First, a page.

While Nigeria's 401 scammers may have written the book on West African internet fraud, their shtick looks like Compuserve compared to what's going on in Ghana.
While Nigeria's 419 scammers may have written the book on West African internet fraud, their shtick looks like Compuserve compared to what's going on in Ghana. Unsatisfied with the meager winnings from emailing thousands of random Westerners in hopes of convincing one poor sap they're the treasurer of the Ivory Coast, Ghana's scammers decided to stack the odds in their favor the old-fashioned way: witchcraft.
Taking a page from cyberpunk, traditional West African Juju priests adapted their services to the needs of the information age and started leading down-on-their-luck internet scammers through strange and costly rituals designed to increase their powers of persuasion and make their emails irresistible to greedy Americans. And so "Sakawa" was born.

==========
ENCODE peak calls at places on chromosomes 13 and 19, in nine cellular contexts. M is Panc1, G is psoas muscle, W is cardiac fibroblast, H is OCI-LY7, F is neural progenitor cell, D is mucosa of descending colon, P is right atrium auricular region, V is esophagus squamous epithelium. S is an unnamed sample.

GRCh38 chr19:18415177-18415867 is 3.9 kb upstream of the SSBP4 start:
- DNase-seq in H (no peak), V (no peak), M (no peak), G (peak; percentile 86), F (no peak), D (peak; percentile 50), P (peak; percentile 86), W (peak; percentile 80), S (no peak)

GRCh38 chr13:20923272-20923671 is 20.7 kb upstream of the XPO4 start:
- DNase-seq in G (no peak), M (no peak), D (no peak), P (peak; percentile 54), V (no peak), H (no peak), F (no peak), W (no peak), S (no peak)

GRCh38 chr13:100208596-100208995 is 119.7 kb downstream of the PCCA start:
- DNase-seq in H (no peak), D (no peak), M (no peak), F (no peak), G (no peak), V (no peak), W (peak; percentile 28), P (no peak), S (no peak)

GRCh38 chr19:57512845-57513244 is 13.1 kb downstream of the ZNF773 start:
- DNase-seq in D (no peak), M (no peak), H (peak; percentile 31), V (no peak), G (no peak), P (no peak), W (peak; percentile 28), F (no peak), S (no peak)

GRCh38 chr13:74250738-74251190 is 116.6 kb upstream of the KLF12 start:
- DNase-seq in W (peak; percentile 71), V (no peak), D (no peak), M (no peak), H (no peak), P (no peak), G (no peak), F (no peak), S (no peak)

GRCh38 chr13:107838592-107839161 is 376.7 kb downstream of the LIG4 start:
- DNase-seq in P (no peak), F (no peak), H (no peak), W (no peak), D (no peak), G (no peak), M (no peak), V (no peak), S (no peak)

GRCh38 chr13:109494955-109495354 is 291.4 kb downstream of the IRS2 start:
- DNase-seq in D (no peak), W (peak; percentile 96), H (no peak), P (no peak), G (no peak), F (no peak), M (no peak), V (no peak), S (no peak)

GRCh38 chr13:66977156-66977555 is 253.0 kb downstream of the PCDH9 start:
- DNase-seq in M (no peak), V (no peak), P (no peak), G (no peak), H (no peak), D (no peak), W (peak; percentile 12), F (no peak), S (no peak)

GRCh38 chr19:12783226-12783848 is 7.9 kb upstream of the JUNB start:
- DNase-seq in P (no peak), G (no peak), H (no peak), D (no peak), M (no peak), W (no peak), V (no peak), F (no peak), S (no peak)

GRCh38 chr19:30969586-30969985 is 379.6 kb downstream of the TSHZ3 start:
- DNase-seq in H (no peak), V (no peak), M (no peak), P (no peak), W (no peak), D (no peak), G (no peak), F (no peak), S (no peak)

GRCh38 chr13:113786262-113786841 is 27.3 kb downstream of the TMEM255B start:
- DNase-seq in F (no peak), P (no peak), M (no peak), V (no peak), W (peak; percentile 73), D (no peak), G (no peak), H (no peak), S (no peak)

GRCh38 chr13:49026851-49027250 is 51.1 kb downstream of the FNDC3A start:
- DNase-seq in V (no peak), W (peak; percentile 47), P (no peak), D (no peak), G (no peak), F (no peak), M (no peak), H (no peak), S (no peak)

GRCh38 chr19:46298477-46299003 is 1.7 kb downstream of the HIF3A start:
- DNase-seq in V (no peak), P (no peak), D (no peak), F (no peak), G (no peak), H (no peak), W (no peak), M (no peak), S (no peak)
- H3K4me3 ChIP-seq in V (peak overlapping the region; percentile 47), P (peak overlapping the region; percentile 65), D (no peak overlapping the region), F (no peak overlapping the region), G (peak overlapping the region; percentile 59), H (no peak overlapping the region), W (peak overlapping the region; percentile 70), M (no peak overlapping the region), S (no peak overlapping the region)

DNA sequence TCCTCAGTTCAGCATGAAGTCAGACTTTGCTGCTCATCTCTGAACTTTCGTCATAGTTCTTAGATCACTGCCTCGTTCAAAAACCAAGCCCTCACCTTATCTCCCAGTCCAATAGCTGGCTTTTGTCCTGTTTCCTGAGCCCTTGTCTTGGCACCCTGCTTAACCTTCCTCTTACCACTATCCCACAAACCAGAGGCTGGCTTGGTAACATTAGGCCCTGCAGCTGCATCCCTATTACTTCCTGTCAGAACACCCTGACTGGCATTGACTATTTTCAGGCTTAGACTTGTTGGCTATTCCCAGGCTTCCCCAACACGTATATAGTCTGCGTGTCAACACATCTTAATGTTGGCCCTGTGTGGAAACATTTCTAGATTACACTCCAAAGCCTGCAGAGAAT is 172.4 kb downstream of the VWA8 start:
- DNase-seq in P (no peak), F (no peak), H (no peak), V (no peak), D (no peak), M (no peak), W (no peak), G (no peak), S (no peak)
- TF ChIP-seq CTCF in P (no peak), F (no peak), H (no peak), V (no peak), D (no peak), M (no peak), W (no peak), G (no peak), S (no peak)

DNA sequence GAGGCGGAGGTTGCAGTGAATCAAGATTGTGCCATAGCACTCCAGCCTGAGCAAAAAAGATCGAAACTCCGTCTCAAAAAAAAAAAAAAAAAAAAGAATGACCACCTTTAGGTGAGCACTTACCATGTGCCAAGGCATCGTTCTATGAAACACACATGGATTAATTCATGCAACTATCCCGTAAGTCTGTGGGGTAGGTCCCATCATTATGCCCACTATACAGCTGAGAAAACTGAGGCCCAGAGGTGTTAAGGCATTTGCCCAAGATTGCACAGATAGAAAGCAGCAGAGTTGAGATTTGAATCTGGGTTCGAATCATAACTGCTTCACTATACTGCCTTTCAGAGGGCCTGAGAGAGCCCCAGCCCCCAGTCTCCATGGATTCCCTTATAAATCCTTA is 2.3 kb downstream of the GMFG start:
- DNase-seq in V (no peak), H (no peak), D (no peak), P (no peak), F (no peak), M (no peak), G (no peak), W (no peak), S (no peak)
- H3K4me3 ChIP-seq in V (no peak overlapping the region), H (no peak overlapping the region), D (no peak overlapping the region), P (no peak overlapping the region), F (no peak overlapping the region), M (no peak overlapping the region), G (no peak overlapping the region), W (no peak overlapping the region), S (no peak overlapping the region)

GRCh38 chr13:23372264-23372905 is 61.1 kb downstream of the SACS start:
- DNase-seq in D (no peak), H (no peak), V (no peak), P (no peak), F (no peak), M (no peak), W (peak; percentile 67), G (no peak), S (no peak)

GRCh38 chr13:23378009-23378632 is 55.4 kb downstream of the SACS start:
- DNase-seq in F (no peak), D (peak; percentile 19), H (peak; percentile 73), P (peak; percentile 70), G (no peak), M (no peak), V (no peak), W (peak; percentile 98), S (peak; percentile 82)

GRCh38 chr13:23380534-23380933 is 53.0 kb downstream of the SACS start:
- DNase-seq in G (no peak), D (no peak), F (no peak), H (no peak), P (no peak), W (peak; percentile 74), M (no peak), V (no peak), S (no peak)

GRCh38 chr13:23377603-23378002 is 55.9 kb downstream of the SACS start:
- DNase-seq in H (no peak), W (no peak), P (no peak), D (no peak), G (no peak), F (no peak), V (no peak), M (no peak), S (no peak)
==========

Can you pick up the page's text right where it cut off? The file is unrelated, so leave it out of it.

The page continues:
Now, as we discovered when we went to Ghana with our video cameras, not only is Sakawa the country's most popular youth activity and one of its biggest underground economies, it's a full-blown national phenomenon. Sakawa has its own tunes, clothing brands, Sakawasploitation flicks, and even a metastatic backlash from Christian preachers and the press. When we were in Accra over the summer it was impossible to walk more than ten feet without seeing the word Sakawa in blood-red Misfits letters on a poster or tabloid, often accompanied by bone-chilling horrors of the photoshopped variety.
The government is freaked out because Sakawa is threatening Ghana's business reputation, the Christians are freaked out because they're losing money to the Juju priests, the press is freaked out because being freaked out is what sells papers, and the public is freaked out because their government, preacher, and media are all telling them they should be. All the while the Sakawa boys are living the high life and racking up debts to the spirit world, just waiting for the axe to fall. — Thomas Morton